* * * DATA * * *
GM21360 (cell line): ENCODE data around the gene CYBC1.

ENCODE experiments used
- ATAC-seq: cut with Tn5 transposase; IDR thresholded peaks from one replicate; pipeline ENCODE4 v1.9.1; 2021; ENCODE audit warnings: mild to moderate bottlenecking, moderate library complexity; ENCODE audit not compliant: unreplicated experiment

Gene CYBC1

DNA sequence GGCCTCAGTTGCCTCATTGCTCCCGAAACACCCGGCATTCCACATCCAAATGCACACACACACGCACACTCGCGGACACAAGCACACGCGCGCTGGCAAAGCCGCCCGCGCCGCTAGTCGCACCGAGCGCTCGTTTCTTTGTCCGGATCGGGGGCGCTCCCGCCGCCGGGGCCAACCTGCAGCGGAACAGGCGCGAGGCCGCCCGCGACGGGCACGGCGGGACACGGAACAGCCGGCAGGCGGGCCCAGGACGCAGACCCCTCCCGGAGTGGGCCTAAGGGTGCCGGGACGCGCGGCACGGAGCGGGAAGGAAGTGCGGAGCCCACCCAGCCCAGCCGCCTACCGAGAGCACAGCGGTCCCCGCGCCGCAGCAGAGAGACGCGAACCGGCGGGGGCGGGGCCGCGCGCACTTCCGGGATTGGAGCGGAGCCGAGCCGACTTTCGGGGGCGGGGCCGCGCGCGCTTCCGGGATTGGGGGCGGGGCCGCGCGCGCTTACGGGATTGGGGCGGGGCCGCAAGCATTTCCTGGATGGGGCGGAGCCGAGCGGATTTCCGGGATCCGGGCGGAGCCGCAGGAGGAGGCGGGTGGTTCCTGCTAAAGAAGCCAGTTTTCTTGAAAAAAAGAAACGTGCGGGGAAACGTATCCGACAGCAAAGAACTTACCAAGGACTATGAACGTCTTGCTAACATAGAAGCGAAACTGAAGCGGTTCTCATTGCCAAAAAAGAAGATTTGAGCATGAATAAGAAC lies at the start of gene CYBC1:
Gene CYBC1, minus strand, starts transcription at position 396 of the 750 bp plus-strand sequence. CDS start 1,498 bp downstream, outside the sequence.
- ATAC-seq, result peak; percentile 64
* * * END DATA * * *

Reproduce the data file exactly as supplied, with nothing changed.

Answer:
GM21360 (cell line): ENCODE data around the gene CYBC1.

ENCODE experiments used
- ATAC-seq: cut with Tn5 transposase; IDR thresholded peaks from one replicate; pipeline ENCODE4 v1.9.1; 2021; ENCODE audit warnings: mild to moderate bottlenecking, moderate library complexity; ENCODE audit not compliant: unreplicated experiment

Gene CYBC1

DNA sequence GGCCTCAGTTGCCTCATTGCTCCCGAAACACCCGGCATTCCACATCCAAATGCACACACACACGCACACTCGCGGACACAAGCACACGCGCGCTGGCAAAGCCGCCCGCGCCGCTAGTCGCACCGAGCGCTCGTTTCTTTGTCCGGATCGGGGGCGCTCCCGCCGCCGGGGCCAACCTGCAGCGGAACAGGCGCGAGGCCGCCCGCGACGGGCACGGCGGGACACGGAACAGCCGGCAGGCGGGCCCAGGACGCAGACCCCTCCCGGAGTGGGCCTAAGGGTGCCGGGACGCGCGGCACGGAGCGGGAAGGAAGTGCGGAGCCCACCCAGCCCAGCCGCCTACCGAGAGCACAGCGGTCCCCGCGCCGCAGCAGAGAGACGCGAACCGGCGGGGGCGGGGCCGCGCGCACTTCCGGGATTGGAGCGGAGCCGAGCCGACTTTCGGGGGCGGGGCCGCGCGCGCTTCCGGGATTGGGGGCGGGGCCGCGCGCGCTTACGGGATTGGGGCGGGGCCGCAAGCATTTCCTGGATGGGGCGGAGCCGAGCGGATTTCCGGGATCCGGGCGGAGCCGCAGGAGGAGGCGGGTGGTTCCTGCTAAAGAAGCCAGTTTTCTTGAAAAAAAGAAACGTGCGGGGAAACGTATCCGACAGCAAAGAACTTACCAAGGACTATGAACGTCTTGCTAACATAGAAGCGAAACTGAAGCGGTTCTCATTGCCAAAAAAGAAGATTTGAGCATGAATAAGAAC lies at the start of gene CYBC1:
Gene CYBC1, minus strand, starts transcription at position 396 of the 750 bp plus-strand sequence. CDS start 1,498 bp downstream, outside the sequence.
- ATAC-seq, result peak; percentile 64